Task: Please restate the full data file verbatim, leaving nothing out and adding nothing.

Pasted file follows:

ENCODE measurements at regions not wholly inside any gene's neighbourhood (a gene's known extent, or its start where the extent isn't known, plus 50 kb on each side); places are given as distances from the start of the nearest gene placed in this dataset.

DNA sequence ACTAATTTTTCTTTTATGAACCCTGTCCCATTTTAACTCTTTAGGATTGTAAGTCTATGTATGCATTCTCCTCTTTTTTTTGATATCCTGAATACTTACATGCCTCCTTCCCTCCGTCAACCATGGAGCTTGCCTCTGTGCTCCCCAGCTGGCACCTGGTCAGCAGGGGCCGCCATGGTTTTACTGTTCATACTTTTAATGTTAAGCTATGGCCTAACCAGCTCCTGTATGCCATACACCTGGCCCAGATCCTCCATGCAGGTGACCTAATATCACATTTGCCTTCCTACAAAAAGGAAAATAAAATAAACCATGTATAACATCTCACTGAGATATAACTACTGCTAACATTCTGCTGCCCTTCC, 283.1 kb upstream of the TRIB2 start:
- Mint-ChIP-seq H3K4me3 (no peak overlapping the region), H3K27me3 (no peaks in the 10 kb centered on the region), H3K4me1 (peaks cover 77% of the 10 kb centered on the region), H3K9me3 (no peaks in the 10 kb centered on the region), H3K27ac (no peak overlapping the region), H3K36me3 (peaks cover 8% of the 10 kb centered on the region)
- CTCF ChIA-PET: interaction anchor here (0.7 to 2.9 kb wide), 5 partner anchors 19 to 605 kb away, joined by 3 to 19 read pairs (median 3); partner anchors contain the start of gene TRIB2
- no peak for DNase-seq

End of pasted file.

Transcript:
ENCODE measurements at regions not wholly inside any gene's neighbourhood (a gene's known extent, or its start where the extent isn't known, plus 50 kb on each side); places are given as distances from the start of the nearest gene placed in this dataset.

DNA sequence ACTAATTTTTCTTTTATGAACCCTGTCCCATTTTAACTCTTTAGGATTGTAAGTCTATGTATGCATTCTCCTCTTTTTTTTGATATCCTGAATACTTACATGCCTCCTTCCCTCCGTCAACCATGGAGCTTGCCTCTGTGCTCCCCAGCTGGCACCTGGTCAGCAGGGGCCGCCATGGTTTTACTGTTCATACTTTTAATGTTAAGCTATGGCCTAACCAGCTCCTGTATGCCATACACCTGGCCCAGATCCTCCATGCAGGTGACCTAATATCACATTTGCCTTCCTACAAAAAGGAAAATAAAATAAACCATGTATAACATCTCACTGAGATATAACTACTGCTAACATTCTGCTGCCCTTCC, 283.1 kb upstream of the TRIB2 start:
- Mint-ChIP-seq H3K4me3 (no peak overlapping the region), H3K27me3 (no peaks in the 10 kb centered on the region), H3K4me1 (peaks cover 77% of the 10 kb centered on the region), H3K9me3 (no peaks in the 10 kb centered on the region), H3K27ac (no peak overlapping the region), H3K36me3 (peaks cover 8% of the 10 kb centered on the region)
- CTCF ChIA-PET: interaction anchor here (0.7 to 2.9 kb wide), 5 partner anchors 19 to 605 kb away, joined by 3 to 19 read pairs (median 3); partner anchors contain the start of gene TRIB2
- no peak for DNase-seq